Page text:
In my previous post, I discussed the importance of having a staffing-to-workload plan and identified three components to performing a staffing-to-workload analysis: direct effort, indirect effort, and operational needs. I went into detail about direct effort, which, in summary, is the amount of labor associated with “hands on time” with the patient, specimen, or data generated during testing. To calculate direct effort, we look at how many patients, specimens, or data results we manage, and how long it takes to process each one of them. Multiplying the two pieces of information together gets us the direct effort. However, direct effort only represents the most visible part of our labor needs; there are a couple of less visible or hidden needs. The first of those hidden needs is indirect effort.
Indirect effort refers to the labor effort with items other than the patient, the specimen(s), or the patient test results. Examples of indirect tasks include:
The list above is some of the more common occurrences of indirect effort, but there are certainly many more. The best way to figure out what they all are is to ask the staff doing the testing and/or perform direct observation.
Calculating Indirect Tasks
Once you have a comprehensive list of indirect tasks, you need to document how long each task takes and how frequently it is performed. In some cases, the duration or the frequency will have to be estimated because it is not a scheduled event, for example, unplanned maintenance or a College of American Pathologists (CAP) inspection.
|Daily calibration||30 minutes||5 days per week|
|Weekly maintenance||60 minutes||1 per week|
|Stocking supplies||45 minutes||5 days per week|
|CAP inspection||40 hours||1 per year|
|Answering phone||5 minutes||30 times per day|
|Proficiency testing||60 minutes||2 per month|
How much additional FTE (headcount) is that? First, you need to convert this to a common denominator (week, month, or year). "Year" is most useful because it tends to be the longest time period.
|Daily calibration||30 minutes||5 days per week||130 hours|
|Weekly maintenance||60 minutes||1 per week||52 hours|
|Stocking supplies||45 minutes||5 days per week||195 hours|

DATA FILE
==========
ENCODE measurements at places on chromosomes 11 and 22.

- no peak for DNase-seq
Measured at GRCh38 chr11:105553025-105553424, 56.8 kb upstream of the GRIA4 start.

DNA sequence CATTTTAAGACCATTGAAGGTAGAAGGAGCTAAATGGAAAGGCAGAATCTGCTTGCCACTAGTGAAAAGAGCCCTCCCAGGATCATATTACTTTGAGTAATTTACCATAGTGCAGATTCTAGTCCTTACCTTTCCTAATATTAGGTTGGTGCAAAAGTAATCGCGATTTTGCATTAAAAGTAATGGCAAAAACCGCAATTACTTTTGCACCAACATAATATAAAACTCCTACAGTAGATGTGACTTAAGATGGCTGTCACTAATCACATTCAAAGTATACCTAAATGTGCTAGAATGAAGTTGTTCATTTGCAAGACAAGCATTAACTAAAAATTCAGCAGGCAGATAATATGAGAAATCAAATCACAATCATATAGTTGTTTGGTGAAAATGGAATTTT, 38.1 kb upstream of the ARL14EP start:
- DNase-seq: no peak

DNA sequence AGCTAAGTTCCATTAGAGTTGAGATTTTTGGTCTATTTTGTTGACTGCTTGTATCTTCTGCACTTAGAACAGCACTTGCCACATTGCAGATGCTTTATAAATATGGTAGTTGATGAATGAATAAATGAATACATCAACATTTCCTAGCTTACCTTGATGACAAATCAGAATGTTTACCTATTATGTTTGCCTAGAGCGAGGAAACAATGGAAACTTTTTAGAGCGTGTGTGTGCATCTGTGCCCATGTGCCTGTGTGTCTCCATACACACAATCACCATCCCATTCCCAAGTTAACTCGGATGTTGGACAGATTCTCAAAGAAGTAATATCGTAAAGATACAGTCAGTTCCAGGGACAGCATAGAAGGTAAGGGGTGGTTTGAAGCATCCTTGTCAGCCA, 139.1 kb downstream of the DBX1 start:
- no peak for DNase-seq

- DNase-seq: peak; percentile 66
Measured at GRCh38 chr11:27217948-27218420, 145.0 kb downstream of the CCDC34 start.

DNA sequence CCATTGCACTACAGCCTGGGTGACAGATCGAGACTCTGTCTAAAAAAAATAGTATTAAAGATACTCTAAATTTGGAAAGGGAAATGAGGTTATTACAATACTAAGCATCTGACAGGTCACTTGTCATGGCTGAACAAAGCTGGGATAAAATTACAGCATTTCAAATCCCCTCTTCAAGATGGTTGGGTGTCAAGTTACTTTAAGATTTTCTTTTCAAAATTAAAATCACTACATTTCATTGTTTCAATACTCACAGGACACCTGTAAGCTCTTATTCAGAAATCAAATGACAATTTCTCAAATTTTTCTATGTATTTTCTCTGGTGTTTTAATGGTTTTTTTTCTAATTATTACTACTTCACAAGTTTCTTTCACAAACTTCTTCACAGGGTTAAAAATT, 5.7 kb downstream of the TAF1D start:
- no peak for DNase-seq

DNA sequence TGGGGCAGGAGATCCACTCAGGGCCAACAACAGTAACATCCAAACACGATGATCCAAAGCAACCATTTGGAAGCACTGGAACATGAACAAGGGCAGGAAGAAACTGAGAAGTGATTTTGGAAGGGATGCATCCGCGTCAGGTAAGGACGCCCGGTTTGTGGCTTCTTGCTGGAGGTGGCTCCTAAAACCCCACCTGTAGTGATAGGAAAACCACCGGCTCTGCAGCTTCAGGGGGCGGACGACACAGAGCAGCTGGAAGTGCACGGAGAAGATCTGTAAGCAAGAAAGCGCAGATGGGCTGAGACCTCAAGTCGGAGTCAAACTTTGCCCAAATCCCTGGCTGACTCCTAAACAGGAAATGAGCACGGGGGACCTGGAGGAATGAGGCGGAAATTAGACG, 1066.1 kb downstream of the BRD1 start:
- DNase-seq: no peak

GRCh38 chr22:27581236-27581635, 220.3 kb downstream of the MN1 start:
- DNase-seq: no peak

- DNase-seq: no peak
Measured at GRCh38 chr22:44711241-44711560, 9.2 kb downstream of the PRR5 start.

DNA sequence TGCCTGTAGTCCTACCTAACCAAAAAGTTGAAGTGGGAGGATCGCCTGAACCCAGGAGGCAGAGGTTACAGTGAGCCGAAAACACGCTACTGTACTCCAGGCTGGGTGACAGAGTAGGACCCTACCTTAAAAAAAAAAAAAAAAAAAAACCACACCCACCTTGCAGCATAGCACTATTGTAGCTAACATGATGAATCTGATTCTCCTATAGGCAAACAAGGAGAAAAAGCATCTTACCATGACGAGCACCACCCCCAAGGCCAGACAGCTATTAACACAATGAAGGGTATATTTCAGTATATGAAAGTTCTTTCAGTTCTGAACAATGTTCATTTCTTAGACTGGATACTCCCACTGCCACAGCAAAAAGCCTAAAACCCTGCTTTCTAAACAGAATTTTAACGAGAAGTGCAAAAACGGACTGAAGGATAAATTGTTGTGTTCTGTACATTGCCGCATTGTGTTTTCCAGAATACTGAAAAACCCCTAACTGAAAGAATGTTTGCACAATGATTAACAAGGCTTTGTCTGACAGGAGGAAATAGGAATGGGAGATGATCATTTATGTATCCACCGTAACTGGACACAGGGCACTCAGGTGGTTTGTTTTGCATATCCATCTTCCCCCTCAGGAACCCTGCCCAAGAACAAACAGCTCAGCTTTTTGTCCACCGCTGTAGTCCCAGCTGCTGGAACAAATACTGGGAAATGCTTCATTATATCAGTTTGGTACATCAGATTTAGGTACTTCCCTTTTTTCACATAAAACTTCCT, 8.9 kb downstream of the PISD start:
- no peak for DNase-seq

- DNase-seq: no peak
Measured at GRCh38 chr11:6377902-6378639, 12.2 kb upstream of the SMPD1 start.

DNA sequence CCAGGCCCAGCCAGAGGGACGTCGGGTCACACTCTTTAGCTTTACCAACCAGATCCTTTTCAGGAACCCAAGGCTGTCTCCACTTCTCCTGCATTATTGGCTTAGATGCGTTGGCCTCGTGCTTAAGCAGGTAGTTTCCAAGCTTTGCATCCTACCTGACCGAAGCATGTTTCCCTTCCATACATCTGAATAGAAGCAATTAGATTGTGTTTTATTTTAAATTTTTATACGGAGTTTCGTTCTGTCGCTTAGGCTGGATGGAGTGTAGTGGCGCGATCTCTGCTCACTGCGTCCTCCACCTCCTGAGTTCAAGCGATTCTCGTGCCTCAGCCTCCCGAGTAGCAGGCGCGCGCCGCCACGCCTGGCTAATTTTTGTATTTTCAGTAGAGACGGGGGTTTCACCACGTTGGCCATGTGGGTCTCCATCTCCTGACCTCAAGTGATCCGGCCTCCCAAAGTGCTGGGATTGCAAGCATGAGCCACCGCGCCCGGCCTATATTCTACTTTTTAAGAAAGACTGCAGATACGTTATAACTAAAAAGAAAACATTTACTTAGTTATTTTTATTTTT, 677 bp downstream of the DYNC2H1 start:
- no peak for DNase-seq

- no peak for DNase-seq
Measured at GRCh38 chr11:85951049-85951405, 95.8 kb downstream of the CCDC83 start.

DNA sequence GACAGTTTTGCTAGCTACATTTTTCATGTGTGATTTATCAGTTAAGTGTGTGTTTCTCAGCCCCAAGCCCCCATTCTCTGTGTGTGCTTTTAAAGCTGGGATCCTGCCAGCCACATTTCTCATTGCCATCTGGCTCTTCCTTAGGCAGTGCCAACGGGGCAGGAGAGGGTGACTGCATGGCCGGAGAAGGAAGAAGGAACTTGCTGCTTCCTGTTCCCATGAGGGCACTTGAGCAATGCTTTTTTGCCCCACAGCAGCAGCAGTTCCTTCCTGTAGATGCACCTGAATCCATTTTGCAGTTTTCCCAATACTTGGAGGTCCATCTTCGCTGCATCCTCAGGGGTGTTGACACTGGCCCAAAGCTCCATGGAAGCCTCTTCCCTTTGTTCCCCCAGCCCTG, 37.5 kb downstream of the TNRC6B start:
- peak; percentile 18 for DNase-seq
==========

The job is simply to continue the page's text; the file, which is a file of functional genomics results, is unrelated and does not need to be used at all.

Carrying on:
|CAP inspection||40 hours||1 per year||40 hours|
|Answering phone||5 minutes||30 times per day||19 hours|
|Proficiency testing||60 minutes||2 per month||24 hours|
Total Annual Direct Hours = 460 hours
To convert the 460 hours of indirect effort in each year, simply divide it by 2,080 hours (40-hour work week X 52 weeks), which gives us 0.22 FTE. So, if the direct-effort calculation shows we need 1.5 FTE, we would add another 0.22 FTE to get 1.72 FTE needed each day to complete the work. This is before we add in the operational needs FTE, which will be coming in the next post.
Just like the direct-effort calculation, this method assumes level loading, meaning these tasks can be flexible. If any of these items aren’t flexible and will overlap with each other or with direct-effort tasks, then they need to be added together and the FTE calculation behaves more like the critical TAT direct effort.
For example: We show that we have 3.5 FTE worth of direct-effort tasks that need to be completed. We also have 0.5 FTE of daily calibration along with a 0.25 FTE of weekly maintenance; we get 0.75 FTE worth of indirect effort on the day of the weekly maintenance and 0.5 FTE on all the other days. If the direct effort and the indirect effort need to happen at the same time, we need a temporary staffing level between 4.0 FTE and 4.25 FTE, depending on the day of the week. The alternative is to find a way to move either the direct-effort tasks or the indirect-effort tasks to a less-demanding time of day.
Monitoring the Instrument
This type of indirect effort typically affects automated assays that have little direct hands-on time with the specimen, but a close eye needs to be kept on the instrument. A single tech can monitor multiple instruments, but there is a limit to how many and what other tasks the tech can do while monitoring. The impact of this type of task is that the direct calculations would show you need 0.5 FTE, but you still need to staff a full 1.0 FTE as the instrument cannot be left on its own. The challenge would be to figure out what to do with the extra FTE and to document for what the extra 0.5 FTE is needed.
This type of indirect effort typically affects inpatient assays tied to emergent care. The laboratory always needs a "bare minimum" staffing level just in case something happens. For example, the blood bank is always open and staffed to meet the needs of patients. The direct-effort data you collect may calculate a need of 3 FTE. However, to keep the laboratory open 24 hours a day, 7 days a week, you may actually need 6 FTE from a patient safety, employee safety, and patient care standpoint. The “extra” 3 FTE needs should be documented as such, but it also means the laboratory technically has capacity to do more testing or perform other indirect tasks when not engaged in a patient care episode.